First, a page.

|Location:||Ruta Internacional n°7, near Puente del Inca, east of Las Cuevas, Mendoza Province.|
|Dimension:||L=28 m, W=47 m, A=2,717 m asl.|
Victor A. Ramos (2009):
Darwin at Puente del Inca: Observations on the Formation of the Inca's Bridge and Mountain Building,
Revista de la Asociación Geológica Argentina 64 (1):170- 179 (2009)
|As far as we know this information was accurate when it was published (see years in brackets), but may have changed since then.
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|1646||first written mention by Alonso de Ovalle.|
|1820||first description by Schmidtmeyer.|
|1826||description by John Miers.|
|04-APR-1835||visited by Charles Darwin.|
|1984||Transandine Railway shut down.|
|2005||ruins closed due to the danger of collapse.|
Puente del Inca (The Inca's Bridge) is a natural bridge at the Vacas River, a tributary of the Mendoza River. The bridge is extraordinary because it was actually formed by a hot springs. The hot water deposits huge amounts of minerals with a generally yellowish colour, which form huge lumps, plateaus and even stalactites. The bridge probably formed by the combination of ice and deposited minerals. During colder climate in the last cold age the river bed was filled with ice all year. The ice and the hot water were in a sort of equilibrium of melting and freezing, and while the surface of the ice stayed at a certain level above the river bed, the hot water deposited a crust of rock on top. Snow avalanches and and landslides deposited further material which was cemented by the minerals from the hot-water springs. This formed the bridge as a mineral deposit, so it is not of erosional origin as some webpages state.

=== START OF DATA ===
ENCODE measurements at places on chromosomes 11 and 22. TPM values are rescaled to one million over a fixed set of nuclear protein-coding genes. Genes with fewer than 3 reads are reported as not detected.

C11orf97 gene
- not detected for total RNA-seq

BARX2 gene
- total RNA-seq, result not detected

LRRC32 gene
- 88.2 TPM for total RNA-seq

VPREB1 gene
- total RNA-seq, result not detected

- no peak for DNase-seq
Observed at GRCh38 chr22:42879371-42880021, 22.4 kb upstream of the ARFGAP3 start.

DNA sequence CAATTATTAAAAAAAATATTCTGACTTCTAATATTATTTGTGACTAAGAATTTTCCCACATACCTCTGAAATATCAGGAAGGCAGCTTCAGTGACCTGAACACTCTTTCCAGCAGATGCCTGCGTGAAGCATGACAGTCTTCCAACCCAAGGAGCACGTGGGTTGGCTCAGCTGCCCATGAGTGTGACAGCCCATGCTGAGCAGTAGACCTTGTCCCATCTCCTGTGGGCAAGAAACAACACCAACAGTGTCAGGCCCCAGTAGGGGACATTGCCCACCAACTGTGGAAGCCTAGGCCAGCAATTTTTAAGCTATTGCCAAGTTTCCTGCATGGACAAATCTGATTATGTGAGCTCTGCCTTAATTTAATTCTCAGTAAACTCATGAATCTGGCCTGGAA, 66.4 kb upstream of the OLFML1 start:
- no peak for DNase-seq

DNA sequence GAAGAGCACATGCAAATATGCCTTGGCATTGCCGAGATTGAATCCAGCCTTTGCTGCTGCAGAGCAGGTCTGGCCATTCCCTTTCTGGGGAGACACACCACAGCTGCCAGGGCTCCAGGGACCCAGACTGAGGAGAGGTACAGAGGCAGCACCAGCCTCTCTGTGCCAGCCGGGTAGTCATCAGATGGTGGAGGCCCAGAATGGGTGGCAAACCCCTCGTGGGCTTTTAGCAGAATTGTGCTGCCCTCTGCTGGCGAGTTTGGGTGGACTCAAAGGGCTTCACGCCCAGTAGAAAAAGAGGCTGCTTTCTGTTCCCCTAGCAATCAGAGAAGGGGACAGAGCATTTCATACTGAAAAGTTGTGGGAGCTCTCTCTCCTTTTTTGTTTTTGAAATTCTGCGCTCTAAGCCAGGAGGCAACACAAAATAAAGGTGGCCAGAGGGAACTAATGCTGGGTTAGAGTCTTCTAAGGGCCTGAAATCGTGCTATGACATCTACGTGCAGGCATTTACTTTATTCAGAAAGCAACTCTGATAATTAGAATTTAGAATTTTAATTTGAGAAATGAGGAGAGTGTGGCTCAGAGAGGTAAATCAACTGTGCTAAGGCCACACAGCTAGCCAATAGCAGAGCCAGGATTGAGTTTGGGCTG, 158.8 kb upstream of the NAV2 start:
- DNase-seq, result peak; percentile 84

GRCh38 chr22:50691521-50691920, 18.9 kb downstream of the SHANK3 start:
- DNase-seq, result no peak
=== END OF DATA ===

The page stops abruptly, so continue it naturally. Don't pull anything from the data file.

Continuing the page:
The most famous visitor of the bridge was probably Charles Darwin, who visited Puente del Inca,during his second journey across the High Andes. He already realized the way it formed. He also found shallow water marine fossil mollusks intermingled with volcanic rocks. This led to new theories about mountain uplift, the subsidence of the marine bottom, the episodic lateral growth of the cordillera, and their association with earthquakes and volcanic activity. Although he was not impressed by the bridge, the influence of this location on the development of geology are of great importance.
The sulfuric spring is also named Puente del Inca, and was the reason for the construction of a big thermal resort and Spa in the early 20th century. The hotel was destroyed by an landslide or avalanche in 1953, and never rebuilt. There is now a spa further down the river at Cacheuta. The remains of the hotel offered a way to get under the bridge, but the building and the bridge were closed in 2005 due to the danger of collapse.
The Ferrocarril Trasandino (Transandine Railway) once ran along the river towards Chile. Here was the second last station in Argentina before it entered the 3.2 km long Cumbre Tunnel across the border. The guests of the spa arrived with the train. The nearby train station Puente del Inca was abandoned in 1984 and has been turned into a mountaineering museum. The Museo del Andinista was founded by a group of mountain climbers from Rosario province.